The effects of El Niño around the Pacific and neighbouring continents are the most obvious and well correlated with the event, for example wetter and stormier conditions in South America, drier drought conditions with more wildfires in Indonesia and Australia and NE Brazil and a weaker SE Asian monsoon and wet winters in SE USA.  El Niño years also correlate with 44% fewer Atlantic hurricanes due to the enhanced subtropical jetstream shearing the heads off developing thunderstorms and enhanced Pacific hurricanes due to warmer SSTs e.g. Patricia October 2015.  Some of these effects have already occurred in the 2015 El Niño with hurricane activity correlating well with expected changes and an Indian heatwave with reduced monsoon.

The chart below shows a composite of analogue surface temperature anomalies for October in El Niño years (source JMA) compared to the actual conditions measured for mid-October 2015.  The patterns match surprisingly well, especially for the more significant and more strongly correlated locations.  This hints at how patterns for this El Niño might expect to map out as expected. Note the lack of any significant impact in NW Europe.


Around the Pacific, very roughly, places that are normally wet and stormy become drier and more settled but can also suffer drought and fires e.g. Indonesia and Australia, while those places which are normally dry become stormy and wet and suffer from flash floods and landslides e.g. Peru and California. The most extreme weather impacts occur during the cold winter season of each El Niño in the Pacific but the knock-on effects can last into the following summer and link with places over great distances. The charts below show some of the recognised El Niño impacts. Note the complete absence of any reliable or linear teleconnections in Europe recognised by NOAA.


Impacts of El Nino

Weak UK and European Impacts…

Impacts on the weather further away from the Pacific mostly consist of weaker signals that are often reversible due to other stronger weather drivers.  The impact of El Niños on European weather, especially the UK, fits into this category because there are no strong, reliable impacts based solely on El Niño episodes on UK weather.

“There is really no effect in the U.K. that we can say is definitely caused by El Niño” AccuWeather Meteorologist Tyler Ros states.

Other drivers of weather become more significant because the UK is located further downstream and along way from action in the Pacific.  Research by Judah Cohen, Atmospheric and Environmental Research (AER), suggests El Niño warm years overall bring warmer winters to the Northern Hemisphere. However, other research has picked up on some weak “teleconnections” between El Niño events and colder European winters. Some of the connections are illustrated below:


El Nino connections to European winter weather (diagram RGSweather)

…But some possible El Niño signals for UK and Europe?

In Europe, research shows that any El Niño signals are “strongest” in middle and late winter and they approximate to a negative North Atlantic Oscillation.  A negative NAO corresponds with higher pressure over Iceland and a weaker meridional (wiggly) jetstream.  This situation can lead to cold outbreaks for the UK as a sinuous jet can provide chances for Arctic air to leak out of the Poles. In addition, El Niño is associated with low temperatures and decreased precipitation over NE Europe, connected with higher than normal pressure here. This provides the UK with the risk of cold North Easterly winds coming from Russia… so called “Beast from the East”. Some modest El Niño signals emerging from research for European winter weather are listed below but it is important to point out that these are weak signals and other research finds no reliable El Niño winter signals at all!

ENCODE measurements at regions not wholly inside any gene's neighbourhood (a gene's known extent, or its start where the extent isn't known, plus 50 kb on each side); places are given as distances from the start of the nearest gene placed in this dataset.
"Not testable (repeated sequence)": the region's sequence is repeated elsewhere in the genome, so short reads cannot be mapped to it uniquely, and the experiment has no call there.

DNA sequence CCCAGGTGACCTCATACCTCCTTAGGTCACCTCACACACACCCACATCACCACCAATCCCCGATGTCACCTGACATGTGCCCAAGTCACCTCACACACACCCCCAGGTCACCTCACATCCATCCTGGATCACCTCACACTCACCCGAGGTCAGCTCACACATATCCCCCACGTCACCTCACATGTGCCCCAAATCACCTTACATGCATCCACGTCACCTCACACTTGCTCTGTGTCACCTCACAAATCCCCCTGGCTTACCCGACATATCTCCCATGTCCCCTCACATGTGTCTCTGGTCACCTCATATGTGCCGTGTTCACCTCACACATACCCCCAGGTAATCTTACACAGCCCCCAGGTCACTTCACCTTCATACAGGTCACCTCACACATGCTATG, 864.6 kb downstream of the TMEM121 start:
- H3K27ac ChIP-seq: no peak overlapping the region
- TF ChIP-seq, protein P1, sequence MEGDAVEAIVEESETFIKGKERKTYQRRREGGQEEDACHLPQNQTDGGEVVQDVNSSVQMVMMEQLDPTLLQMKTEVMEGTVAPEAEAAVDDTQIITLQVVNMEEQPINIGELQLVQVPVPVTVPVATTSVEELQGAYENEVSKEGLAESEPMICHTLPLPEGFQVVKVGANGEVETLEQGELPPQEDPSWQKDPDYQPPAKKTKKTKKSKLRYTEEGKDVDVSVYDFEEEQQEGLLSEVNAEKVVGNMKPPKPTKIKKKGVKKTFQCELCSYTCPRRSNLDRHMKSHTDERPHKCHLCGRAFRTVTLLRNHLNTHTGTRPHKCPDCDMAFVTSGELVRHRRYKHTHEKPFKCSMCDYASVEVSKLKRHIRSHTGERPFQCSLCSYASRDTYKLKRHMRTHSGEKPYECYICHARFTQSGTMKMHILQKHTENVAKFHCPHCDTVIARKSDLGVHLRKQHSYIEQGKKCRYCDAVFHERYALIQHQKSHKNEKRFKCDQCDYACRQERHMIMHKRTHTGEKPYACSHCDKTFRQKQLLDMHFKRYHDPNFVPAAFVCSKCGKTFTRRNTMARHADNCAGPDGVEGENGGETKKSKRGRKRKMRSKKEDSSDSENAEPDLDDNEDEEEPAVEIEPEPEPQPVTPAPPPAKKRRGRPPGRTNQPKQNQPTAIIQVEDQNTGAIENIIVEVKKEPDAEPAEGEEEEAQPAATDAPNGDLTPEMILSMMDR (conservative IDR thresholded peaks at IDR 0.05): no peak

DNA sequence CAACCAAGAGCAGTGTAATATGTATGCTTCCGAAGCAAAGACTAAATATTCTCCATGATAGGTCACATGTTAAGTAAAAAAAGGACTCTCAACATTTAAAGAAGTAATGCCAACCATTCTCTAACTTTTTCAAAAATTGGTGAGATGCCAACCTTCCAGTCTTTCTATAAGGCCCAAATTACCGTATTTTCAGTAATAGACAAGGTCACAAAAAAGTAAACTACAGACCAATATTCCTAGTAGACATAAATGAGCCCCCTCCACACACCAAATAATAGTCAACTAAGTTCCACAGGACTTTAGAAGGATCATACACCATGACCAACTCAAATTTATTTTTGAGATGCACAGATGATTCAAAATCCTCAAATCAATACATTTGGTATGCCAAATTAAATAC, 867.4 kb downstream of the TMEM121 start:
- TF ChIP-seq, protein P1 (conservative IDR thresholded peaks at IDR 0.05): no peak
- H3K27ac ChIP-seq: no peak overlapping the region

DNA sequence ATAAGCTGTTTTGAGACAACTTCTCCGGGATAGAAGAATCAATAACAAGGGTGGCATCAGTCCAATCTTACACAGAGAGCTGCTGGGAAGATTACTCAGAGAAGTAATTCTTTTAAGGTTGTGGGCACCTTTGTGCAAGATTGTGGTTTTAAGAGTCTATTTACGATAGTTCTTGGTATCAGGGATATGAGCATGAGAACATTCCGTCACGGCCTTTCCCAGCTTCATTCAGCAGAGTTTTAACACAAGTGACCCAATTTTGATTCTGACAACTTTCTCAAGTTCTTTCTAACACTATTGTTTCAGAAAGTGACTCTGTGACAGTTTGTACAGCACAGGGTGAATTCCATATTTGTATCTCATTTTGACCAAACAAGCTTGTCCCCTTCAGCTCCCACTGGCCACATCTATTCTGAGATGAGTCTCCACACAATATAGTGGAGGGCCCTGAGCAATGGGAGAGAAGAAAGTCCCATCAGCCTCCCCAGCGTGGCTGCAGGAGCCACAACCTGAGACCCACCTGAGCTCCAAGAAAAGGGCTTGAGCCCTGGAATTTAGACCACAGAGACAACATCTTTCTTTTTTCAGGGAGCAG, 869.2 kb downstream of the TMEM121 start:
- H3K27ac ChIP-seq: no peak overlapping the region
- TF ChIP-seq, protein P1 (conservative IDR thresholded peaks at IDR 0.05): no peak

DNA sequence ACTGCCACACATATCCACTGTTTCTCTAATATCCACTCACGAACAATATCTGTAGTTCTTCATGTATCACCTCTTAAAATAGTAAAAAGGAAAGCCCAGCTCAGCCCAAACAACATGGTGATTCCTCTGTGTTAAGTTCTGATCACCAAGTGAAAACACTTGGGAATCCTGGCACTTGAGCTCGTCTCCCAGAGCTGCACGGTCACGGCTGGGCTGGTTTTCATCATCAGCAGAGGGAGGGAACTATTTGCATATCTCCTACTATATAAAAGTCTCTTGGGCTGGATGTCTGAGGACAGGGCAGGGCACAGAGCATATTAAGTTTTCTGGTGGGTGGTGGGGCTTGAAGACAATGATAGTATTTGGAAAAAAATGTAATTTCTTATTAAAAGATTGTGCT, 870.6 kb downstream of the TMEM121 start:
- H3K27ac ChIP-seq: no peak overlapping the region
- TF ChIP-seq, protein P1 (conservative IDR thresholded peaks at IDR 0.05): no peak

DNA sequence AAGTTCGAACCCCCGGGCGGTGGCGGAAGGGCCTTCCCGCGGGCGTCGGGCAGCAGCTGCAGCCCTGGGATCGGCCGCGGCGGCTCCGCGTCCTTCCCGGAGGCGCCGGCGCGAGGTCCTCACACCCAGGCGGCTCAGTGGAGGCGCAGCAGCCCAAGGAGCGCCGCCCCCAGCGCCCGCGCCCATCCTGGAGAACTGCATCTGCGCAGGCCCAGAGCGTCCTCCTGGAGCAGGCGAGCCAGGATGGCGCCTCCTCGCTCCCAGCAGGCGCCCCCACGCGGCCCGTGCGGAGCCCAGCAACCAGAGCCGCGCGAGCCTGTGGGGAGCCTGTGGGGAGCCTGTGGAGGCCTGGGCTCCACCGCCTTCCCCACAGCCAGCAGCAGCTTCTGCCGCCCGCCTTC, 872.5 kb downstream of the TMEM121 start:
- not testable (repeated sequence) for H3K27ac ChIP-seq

• Atlantic storm tracks shifted south taking storms over Mediterranean
  • More cyclonic weather patterns over Central Europe
  • Pressure over Scandinavia HIGH; or western Russia anticyclone expanded over Europe: this would increase the chances of cold Easterly winds
  • High sea level pressure over Iceland across to Scandinavia and NE Europe
  • NE Baltic cold impact: but not in very strong El Nino events when warm impact may occur (UK MetOffice)
  • LOW sea level pressure across central Europe and Western Europe: higher precipitation
  • Some El Ninos have cold winters in NE Europe and enhanced precipitation in Central Western Europe
  • Positive NAO in Nov-Dec : this would mean a stronger jetstream with milder conditions for much of Europe, especially NW
  • Negative NAO late winter into Spring: this would mean a weaker more meridional jetstream with the possibility of blocked patterns and potential Arctic outbreaks or easterlies (other things coming into play)
  • High rainfall in the Mediterranean and decreased precipitation over NW Europe and Scandinavia
  • Frequency of upper troughs over central Europe was very high
  • Temperatures and precipitation over Turkey are high.
  • Israel high rainfall

There are mixed messages regarding the El Niño signal for European weather. Overall, the signal is most consistent in late winter and resembles the negative phase of the North Atlantic Oscillation which itself links to higher chances of cold winter episodes with northern blocking.  The prolonged 1940–1942 El Niño was accompanied in northeastern Europe by three of the coldest winters of the 20th century. In early winter the signal is almost the opposite with a positive NAO, stronger jetstream which brings milder stormier conditions to Europe.  Variability between El Niño impacts on Europe is also large and range much larger than the impacts themselves. Some research shows such variability might be due to volcanic eruptions in the tropics prior to El Niño events.  There is some evidence that pronounced El Niño impacts on European weather follows major volcanic eruptions e.g. El Chichon 1982, Pinatubo 1991.